Google has stepped up its efforts to remove spammy or otherwise non-compliant applications from its mobile application marketplace, Google Play, in recent weeks. App deletions hit a record high in February, with 60,000 apps removed during the course of the month – the largest round of app deletions to date. The news of this massive app removal comes just ahead of the rumored launch of a revamped version of Google Play (version 4.0), which is expected to arrive in the near future.
We learned of this large, new round of app deletions from a company in the mobile app industry which has insight into changes like this.
To be clear, not all of these apps were deleted by Google. Some, such as a handful of Sprint bundles and apps, as well as the product from startup cautionary tale Color and several others, were likely pulled by the publishers themselves. But with a number as high as 60,000, it’s clear that many of these were pulled by Google directly.
Below is a summary of those findings, indicating which categories were most affected. As you can see, a good number of the deleted apps were those in the MP3/ringtone category, which often includes less-than-reputable publishers, to put it kindly.
Though Google doesn’t vet apps prior to publication the way that Apple does for the App Store, it has historically deleted applications that violate its Terms of Service, such as those spreading malware, infringing on others’ copyrights, or those with graphic, sexual material. However, Google often addressed these situations in the past more as a “one-off“- jumping in to immediately pull malware, for example.
Google won’t comment on the record about mobile app deletions, but it’s understood that, as with Google Search itself, the company has been steadily improving the capabilities of its automated systems. Instead of reviewing applications ahead of publication one-by-one with an army of reviewers as Apple does, Google takes the opposite approach and scans its app store after the apps have gone live. As Google Play’s store grows, the data pool also gets stronger, allowing the company to improve upon its algorithms and automated efforts at handling spam.
Spam apps violate a number of Google policies, necessitating their removal. In fact, the company has a dedicated section in its Terms of Service detailing how spam apps are identified:
Spam and Placement in the Store
Developers are important partners in maintaining a great user experience on Google Play.
- Do not post repetitive content.
- Product descriptions should not be misleading or loaded with keywords in an attempt to manipulate ranking or relevancy in the Store’s search results.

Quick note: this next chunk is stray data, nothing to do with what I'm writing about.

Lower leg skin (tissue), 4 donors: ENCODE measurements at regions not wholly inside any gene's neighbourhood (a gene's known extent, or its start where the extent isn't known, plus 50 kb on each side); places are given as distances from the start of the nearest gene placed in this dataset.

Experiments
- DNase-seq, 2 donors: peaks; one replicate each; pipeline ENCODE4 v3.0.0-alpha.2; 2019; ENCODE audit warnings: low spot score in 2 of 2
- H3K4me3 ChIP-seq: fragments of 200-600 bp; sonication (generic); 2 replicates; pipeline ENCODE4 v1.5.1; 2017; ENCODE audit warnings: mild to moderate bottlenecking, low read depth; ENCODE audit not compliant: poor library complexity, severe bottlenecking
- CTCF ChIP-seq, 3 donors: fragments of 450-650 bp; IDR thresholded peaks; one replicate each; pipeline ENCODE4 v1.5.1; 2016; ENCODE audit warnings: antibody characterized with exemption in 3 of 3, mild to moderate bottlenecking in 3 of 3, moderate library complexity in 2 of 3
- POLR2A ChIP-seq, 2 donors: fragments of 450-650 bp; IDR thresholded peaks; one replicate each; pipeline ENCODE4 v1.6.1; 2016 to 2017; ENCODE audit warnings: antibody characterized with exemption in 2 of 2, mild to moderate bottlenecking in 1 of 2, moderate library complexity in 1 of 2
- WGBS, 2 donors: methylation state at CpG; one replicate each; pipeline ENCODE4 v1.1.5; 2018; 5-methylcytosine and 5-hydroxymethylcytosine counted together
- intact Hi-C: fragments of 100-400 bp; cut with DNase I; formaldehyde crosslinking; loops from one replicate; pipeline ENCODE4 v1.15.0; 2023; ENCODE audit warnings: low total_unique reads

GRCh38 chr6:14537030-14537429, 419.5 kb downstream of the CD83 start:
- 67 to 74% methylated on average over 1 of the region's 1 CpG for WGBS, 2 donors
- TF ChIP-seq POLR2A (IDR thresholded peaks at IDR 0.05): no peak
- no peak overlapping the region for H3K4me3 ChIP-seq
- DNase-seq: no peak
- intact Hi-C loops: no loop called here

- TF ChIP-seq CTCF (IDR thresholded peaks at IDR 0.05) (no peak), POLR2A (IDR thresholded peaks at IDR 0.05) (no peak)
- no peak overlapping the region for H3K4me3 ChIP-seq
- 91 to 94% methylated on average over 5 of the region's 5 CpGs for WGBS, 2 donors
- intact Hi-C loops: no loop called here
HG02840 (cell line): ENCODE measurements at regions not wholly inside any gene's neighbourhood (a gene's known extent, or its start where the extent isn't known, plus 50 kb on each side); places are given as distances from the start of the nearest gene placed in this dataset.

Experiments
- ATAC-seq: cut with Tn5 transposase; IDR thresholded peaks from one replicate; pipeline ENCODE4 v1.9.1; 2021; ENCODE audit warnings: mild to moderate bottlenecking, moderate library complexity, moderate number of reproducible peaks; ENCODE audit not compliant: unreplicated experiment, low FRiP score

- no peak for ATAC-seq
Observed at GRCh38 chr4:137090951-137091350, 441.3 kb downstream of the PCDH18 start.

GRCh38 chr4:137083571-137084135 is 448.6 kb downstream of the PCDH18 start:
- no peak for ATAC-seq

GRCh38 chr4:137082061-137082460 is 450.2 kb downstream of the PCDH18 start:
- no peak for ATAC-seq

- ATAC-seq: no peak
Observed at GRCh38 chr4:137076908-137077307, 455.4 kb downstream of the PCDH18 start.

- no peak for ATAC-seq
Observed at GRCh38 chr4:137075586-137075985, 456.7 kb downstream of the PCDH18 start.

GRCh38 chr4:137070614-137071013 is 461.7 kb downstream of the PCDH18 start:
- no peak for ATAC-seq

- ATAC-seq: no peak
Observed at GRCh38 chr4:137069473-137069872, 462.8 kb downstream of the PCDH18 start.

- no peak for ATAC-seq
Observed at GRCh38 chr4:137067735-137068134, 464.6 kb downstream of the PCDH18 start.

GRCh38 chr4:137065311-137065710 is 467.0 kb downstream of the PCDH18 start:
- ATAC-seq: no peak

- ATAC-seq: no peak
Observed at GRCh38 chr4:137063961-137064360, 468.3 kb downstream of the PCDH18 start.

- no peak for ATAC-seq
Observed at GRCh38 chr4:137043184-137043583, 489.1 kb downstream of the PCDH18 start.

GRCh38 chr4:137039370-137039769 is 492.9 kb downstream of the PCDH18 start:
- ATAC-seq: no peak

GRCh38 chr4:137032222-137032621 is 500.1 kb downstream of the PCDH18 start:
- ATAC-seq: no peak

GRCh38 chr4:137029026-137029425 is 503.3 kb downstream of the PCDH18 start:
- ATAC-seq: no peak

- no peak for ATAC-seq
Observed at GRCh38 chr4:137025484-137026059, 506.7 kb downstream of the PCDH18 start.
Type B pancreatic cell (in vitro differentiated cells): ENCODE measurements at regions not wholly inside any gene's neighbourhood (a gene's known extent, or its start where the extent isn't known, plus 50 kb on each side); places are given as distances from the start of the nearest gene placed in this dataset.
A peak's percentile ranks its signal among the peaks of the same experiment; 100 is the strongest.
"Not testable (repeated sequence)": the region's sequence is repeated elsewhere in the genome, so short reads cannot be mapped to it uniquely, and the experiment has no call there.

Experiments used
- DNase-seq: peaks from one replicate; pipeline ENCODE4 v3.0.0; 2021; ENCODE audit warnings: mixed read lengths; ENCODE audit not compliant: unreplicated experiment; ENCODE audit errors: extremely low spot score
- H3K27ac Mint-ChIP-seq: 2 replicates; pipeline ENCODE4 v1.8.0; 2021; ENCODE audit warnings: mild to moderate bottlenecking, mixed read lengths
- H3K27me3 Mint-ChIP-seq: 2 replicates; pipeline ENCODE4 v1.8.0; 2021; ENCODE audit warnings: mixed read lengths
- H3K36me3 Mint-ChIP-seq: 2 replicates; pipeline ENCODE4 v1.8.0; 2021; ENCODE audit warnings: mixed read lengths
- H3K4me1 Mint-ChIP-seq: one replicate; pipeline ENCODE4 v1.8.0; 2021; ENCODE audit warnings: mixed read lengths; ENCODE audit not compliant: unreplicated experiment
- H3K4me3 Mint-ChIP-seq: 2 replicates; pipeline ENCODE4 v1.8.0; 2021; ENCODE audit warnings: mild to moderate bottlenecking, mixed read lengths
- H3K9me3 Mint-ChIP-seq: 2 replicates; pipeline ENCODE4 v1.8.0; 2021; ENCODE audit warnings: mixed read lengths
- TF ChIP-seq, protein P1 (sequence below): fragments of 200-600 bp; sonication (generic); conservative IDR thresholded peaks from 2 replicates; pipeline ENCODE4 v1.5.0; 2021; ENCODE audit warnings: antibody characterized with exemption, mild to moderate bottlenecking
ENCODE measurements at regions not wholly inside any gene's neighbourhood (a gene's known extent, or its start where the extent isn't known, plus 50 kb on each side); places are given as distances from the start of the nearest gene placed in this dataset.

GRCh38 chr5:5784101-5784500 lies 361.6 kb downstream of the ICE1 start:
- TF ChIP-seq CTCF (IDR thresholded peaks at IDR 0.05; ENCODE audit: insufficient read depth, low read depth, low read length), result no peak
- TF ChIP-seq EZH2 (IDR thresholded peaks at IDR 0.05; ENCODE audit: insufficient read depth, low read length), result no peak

- Developers also should not attempt to change the placement of any Product in the Store by rating an application multiple times, or by offering incentives to users to rate an application with higher or lower ratings.
- Apps that are created by an automated tool or wizard service must not be submitted to Google Play by the operator of that service on behalf of other persons.
- Do not post an app where the primary functionality is to: Drive affiliate traffic to a website or provide a webview of a website not owned or administered by you (unless you have permission from the website owner/administrator to do so)
- Do not send SMS, email, or other messages on behalf of the user without providing the user with the ability to confirm content and intended recipient.
With so many ringtone/MP3 apps in the recent deletions, it seems that Google is starting to moderate its own app store for quality – it’s just going about it in a different way than Apple.
It’s also worth noting that as today’s mobile application marketplaces continue to grow in size, the sheer number of applications available becomes a number of lesser importance. In February, the Apple App store had more than 800,000 applications for iOS devices, while Android’s “official” number was 700,000 apps as of this past October. Meanwhile, some more recent estimates have placed that number as high as 800,000 currently, or as low as 676,000+, depending on your data source. For what it’s worth, Google today confirms again that its official count is still 700,000.
For end users, the difference between 600,000 and 800,000 apps is not as meaningful as the number implies. While as an early adopter, it means that a number of the startups TechCrunch covers aren’t available on Android on day one, but for mainstream users, these missing apps represent the long tail. Today’s Android users may be more concerned about the quality of the apps that are live and available for download, not the numbers. And quality is a metric that Google’s automated systems can now attack at scale.